A question was posted on Ravelry asking how to prep fiber without a carder. I’ve mentioned on this blog before that I just use my hands to prep alpaca fleece. (I haven’t tried to prep sheep’s wool yet). However, I’ve never taken the time to write down all the steps and take pictures along the way. I finally did this weekend.
This is how Buddy’s fleece looks before it is washed. Buddy is the blind alpaca that resides at my local alpaca farm. If you look closely enough, you can see the tips are matted.
Before I even wash the fleece, I first comb out the matted tips using Jake’s flicker brush. I also take the time to pull out all the second cuts and the large bits of vegetable matter, such as straw. The pile in the middle of the picture is all the junk I managed to pull just from this small section of Buddy’s fleece.
Then, I wash the fleece in warm water with a little bit of soap. Afterwards, I rinse it 2-3 times or until the water runs clear of grime and soap. This is what the fleece looks like after it is washed.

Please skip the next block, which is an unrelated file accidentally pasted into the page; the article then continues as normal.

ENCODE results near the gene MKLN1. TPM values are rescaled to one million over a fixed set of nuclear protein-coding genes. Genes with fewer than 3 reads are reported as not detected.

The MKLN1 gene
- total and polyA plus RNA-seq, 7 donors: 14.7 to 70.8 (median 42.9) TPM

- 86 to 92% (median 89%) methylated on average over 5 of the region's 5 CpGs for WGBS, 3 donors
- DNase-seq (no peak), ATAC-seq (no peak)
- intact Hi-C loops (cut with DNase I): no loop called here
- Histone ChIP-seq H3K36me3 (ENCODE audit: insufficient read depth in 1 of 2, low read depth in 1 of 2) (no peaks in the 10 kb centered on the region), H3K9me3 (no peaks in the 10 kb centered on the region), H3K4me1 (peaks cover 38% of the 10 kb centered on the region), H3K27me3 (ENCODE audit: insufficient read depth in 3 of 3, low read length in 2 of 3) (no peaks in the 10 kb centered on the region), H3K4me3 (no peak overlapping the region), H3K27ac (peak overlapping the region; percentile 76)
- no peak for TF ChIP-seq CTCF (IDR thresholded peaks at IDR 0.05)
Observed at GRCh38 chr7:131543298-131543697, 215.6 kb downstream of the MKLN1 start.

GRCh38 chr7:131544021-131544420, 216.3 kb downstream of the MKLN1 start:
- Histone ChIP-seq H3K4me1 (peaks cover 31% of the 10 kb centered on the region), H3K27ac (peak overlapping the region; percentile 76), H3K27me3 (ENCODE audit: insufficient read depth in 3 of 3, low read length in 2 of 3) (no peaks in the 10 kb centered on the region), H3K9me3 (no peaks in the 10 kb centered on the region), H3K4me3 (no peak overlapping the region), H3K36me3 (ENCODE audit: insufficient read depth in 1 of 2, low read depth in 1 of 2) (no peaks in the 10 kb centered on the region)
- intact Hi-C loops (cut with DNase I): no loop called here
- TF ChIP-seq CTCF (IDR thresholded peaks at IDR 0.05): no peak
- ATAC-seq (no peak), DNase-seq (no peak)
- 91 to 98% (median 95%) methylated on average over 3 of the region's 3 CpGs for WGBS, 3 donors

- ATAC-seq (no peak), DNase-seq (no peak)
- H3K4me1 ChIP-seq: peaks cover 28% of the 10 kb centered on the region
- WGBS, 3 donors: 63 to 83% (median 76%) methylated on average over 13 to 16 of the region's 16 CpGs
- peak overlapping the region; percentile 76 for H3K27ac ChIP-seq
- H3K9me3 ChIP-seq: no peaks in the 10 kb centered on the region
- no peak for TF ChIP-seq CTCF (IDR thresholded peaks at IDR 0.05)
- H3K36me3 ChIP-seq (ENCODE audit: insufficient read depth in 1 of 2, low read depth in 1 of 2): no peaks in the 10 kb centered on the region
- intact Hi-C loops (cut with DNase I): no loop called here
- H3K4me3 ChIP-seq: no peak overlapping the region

Next, I pull a small chunk out of the washed fleece.
From the small chunk, I remove 1 lock of alpaca.
Now starts the fun. I tease the fibers open width-wise.
Then, I pinch the ends of the fibers in each of my hands. Pulling gently but firmly, I coax the fibers completely part.
Next, I stack the fibers on top of each other and repeat the last step 2-3 times or until the fibers no longer cling to one another. The fibers should resemble a cloud.
Finally, I gently roll the fiber cloud down my thigh until it resembles a mini roving. It’s like rolling a cigar.
I repeat these steps until I have completely filled my recycled stationery box.
To spin the mini rovings, just grab one and start drafting it. When you get to the end of the mini roving, join in a new one.
OK. I admit that my technique does take a while to accomplish. You can make a batt on a drum carder in the amount of time it take me to make 10 mini rovings, but you won’t have nearly as much fun!
Meri of Elbit Blog bestowed a Brilliant Blog award on me. Thank you so much, Meri!
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